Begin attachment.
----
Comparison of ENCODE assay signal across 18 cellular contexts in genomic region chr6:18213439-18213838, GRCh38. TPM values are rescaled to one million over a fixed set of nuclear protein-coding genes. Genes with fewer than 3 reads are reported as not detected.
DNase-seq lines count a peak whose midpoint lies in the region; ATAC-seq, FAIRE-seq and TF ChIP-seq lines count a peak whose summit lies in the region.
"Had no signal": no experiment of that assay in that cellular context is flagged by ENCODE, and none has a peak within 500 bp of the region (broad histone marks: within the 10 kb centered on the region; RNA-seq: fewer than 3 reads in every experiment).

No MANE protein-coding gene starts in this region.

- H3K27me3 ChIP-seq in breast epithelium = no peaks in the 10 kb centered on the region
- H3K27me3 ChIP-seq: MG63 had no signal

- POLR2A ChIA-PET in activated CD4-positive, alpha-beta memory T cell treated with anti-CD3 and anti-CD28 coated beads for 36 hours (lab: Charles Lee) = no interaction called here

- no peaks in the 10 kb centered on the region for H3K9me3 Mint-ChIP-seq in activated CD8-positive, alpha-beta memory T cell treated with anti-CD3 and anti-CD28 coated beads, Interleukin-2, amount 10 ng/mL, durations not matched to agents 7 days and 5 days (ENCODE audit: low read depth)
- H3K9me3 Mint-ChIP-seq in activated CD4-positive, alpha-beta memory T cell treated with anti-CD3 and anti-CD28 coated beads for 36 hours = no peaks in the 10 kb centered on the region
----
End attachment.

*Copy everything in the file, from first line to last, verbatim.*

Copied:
Comparison of ENCODE assay signal across 18 cellular contexts in genomic region chr6:18213439-18213838, GRCh38. TPM values are rescaled to one million over a fixed set of nuclear protein-coding genes. Genes with fewer than 3 reads are reported as not detected.
DNase-seq lines count a peak whose midpoint lies in the region; ATAC-seq, FAIRE-seq and TF ChIP-seq lines count a peak whose summit lies in the region.
"Had no signal": no experiment of that assay in that cellular context is flagged by ENCODE, and none has a peak within 500 bp of the region (broad histone marks: within the 10 kb centered on the region; RNA-seq: fewer than 3 reads in every experiment).

No MANE protein-coding gene starts in this region.

- H3K27me3 ChIP-seq in breast epithelium = no peaks in the 10 kb centered on the region
- H3K27me3 ChIP-seq: MG63 had no signal

- POLR2A ChIA-PET in activated CD4-positive, alpha-beta memory T cell treated with anti-CD3 and anti-CD28 coated beads for 36 hours (lab: Charles Lee) = no interaction called here

- no peaks in the 10 kb centered on the region for H3K9me3 Mint-ChIP-seq in activated CD8-positive, alpha-beta memory T cell treated with anti-CD3 and anti-CD28 coated beads, Interleukin-2, amount 10 ng/mL, durations not matched to agents 7 days and 5 days (ENCODE audit: low read depth)
- H3K9me3 Mint-ChIP-seq in activated CD4-positive, alpha-beta memory T cell treated with anti-CD3 and anti-CD28 coated beads for 36 hours = no peaks in the 10 kb centered on the region